What an ovation for your name and for your play!

I was so happy and elated for you after this just and legitimate ovation. You deserve it 100 times over, my dear great friend. It’s not my intention here to sing the praises of your power and your ingenuity, but one can at least thank you for being the fine artisan and indefatigable worker that you are.

To think of what you had already accomplished in 1833! You renewed the art of the ode; you had, in the preface to “Cromwell,” penned the manifesto that served as the blueprint for the dramatic revolution; you were the first to reveal the Orient in “Les Orientales” and the Middle Ages in “Notre-Dame de Paris.”

And, since, what works and what major works! What ideas stirred up, what forms invented! What efforts, what audacities and discoveries!

And you don’t let up! You were aware yesterday in Guernesey that “Lucretia Borgia” was being reprised today in Paris, you had calmly and peacefully discussed the chances of this performance, then at 10 p.m., at the very moment that the entire audience was acclaiming Mélingue and Madame Laurent after the first act, you went to bed so that you could get up as usual at the break of dawn, and they tell me that at the very moment that I’m finishing up this letter, you are illuminating your lamp, as you resume tranquilly working on your latest creation.

George Sand

hugo house views of guernseyThomas Singleton, “Views of Guernesey,” circa 1870. Set of 12 prints: Eight large albumen prints mounted on cards; four unframed prints. Various dimensions, from 13 x 20 cm. to 27.5 x 39 cm. Part of Christie’s 2012 Collection Hugo sale in Paris. ©Christie’s Images Ltd. 2012. To read more about the Collection Hugo sale — and what it revealed about the vast Hugo legacy — on the Arts Voyager please click here.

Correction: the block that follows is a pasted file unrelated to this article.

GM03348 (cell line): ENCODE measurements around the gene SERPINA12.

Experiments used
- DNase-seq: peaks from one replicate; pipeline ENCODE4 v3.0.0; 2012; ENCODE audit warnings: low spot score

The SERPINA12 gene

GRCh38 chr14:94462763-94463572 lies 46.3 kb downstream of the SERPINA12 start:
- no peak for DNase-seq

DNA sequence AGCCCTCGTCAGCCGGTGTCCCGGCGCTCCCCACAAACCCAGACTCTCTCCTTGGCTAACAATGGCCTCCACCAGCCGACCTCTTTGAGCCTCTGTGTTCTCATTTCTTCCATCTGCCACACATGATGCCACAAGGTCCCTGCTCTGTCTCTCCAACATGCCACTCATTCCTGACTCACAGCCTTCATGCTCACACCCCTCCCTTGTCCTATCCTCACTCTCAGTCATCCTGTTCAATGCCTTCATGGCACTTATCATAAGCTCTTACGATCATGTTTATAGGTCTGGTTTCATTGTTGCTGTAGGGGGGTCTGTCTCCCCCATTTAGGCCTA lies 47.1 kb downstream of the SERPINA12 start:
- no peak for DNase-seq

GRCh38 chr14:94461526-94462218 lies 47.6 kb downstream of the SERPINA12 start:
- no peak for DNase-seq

Victor Hugo to George Sand:

Hauteville-House, February 8, 1870

Thanks to you, I was there at this performance. Through your admirable style, I saw it all: the theater, the play, the dazzle of the show, the magnificent space, these powerful and tragic actors inspiring the shudders of the crowd, all those riveted heads, this people moved, and you, the embodiment of glory, applauding.

For 20 years I have lived under quarantine. The saviors of property have confiscated my property. The coup d’état has sequestered my repertory. My plague-infected plays are quarantined; the black flag hangs over me. Three years ago, they let “Hernani” out of jail only to send it back as quickly as possible, the public incapable to mount enough hate for this brigand. Now it’s “Lucretia Borgia”‘s turn. She’s free. But she’s already being denounced; she’s highly-suspected of being contagious. How long will she remain at liberty?

You’ve just given her a perpetual get-out-of-jail free card. You are the great woman of our century, a noble soul for everyone, a kind of living posterity, and you have the right to proclaim. I thank you.

Your magnificent letter could not have been more timely. My solitude is often strongly insulted; they say whatever they like about me; I’m someone who prefers remaining silent. Allowing oneself to be calumnied is a strength. For that matter, it’s natural that the Empire defend itself by any means possible. It’s my target, and I’m its target. From over there are sent many projectiles against me which, given that they need to traverse the sea, have, it’s true, a big chance of falling in the water. Whatever they may be, they only serve to affirm my thick skin, the outrage only hardens me in my certitude and in my will, I smile at their insults; but, in the face of sympathy, in the face of adhesion, in the face of friendship, in the face of the energetic and tender cordiality of the people, confronted with the applause of a city like Paris and the approbation of a woman like George Sand, this solid and pensive old fogey feels his heart melt. They love me just a little bit after all!

hugo one portraitsFrom a set of four salt prints after photographs taken in Jersey, the first of the Channel Islands in which the poet took refuge in 1852 before moving to Guernesey in 1855: Atelier Hugo-Vacquerie (Charles Hugo or Auguste Vacquerie), “Portraits of Victor Hugo, 1853-55.” The prints were part of Christie’s 2012 Collection Hugo sale in Paris. Copyright and courtesy Christie’s images Ltd. 2012.

At the same time that “Lucretia Borgia” gets out of jail, my son Charles goes back in. C’est la vie. One must accept these things.